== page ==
Dry Socket

When getting postoperative instructions, it is very important that you keep them, and follow them by the letter. Do not assume that one of the instructions is optional. If you do not understand or may feel that you will have trouble with keeping one or more of the instructions given to you, you should talk to your dentist and make sure that either you understand how and why to keep the instruction, or that an alternative is given. If you do not keep the postoperative instructions, a number of bad things can happen to you, and one of the worst ones is the one I wish to talk about today, which is the terribly painful condition known as dry socket. 

The Bloodclot

When having a tooth removed, or getting a dental implant, you will be left with a hole in your gums and possibly even your jawbone. Your body, especially the internal parts of it, does not like being exposed to the outside world, after all, germs, bad wind and chemicals, as well as unfavorable conditions abound in the outside world, and as such, the body’s immune system will take steps to make sure that this is not the case for long. This is why blood coagulates after all, to close up gaps and to act as a buffer zone between the internal body and the external world. When blood coagulates, it forms a hard little knob, known as a bloodclot. This will form very quickly in the mouth, on the gums. This bloodclot is there to cover the hole that is in your jaw and alveolus, and make sure that infections do not attack the vulnerable open wound in your mouth. The bloodclot will completely cover the wound, and you should not mess with, should not touch it, and should not remove it until it gets absorbed by itself, on it’s own. If you do, you risk developing dry socket which is one of the worst things that can happen to you. Dry socket can also be caused by smoking or drinking alcohol while the bloodclot is still there.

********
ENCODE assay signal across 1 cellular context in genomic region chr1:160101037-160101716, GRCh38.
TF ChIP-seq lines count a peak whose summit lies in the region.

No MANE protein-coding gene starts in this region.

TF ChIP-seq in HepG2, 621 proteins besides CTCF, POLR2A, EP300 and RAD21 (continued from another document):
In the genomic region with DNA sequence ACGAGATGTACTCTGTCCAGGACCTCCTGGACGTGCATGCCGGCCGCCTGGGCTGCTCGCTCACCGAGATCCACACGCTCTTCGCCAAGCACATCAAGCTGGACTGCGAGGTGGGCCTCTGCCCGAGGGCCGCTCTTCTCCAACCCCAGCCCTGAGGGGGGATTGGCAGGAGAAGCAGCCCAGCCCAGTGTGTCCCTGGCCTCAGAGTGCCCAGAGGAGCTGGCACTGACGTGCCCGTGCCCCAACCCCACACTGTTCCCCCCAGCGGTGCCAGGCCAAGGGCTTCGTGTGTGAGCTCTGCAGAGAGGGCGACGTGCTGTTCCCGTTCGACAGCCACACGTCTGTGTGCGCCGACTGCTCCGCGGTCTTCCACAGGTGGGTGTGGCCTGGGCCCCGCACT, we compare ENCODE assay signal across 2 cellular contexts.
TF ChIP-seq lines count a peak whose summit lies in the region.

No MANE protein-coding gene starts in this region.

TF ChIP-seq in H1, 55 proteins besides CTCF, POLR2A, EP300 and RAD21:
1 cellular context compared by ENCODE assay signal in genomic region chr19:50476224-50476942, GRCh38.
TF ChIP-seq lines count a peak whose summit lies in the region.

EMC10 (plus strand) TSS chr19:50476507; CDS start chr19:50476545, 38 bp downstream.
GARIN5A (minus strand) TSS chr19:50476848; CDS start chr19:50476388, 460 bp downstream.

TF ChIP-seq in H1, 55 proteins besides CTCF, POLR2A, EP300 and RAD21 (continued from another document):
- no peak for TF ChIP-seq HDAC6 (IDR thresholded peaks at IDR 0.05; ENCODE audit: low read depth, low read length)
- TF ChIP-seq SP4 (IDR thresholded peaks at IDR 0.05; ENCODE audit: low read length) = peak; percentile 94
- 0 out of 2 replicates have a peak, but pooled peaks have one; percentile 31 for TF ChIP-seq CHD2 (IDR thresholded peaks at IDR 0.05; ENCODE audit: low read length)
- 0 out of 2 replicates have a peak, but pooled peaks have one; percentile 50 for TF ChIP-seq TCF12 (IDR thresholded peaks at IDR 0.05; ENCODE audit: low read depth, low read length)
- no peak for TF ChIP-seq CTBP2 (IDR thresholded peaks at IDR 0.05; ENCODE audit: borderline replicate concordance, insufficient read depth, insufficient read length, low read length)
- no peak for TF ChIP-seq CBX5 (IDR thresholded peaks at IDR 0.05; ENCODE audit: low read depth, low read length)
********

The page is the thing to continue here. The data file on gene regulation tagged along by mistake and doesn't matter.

Dry Socket                               

If the bloodclot is prematurely removed, than the hole has no way of protecting itself, and will dry out. This will cause the tissue and the nerves to be inflamed, to be exposed to the elements, as well as germs. This is invariably painful, and can even cause damage to your jawbone. 

What To Do

If you have dry socket, the best way to alleviate the throbbing terrible pain is to quickly wet the area and then cover it with something, to replace the buffer zone that your blood clot provided with something artificial. Mind you this way you still will not heal, but at least the immediate sharp pains will be gone. This will only buy you time until you can go and see your dentist and ask what can be done, but usually, antibiotics and painkillers are what they can give you and not much else, this is why prevention is so important, and this is why you should not mess with your bloodclot until it is completely gone.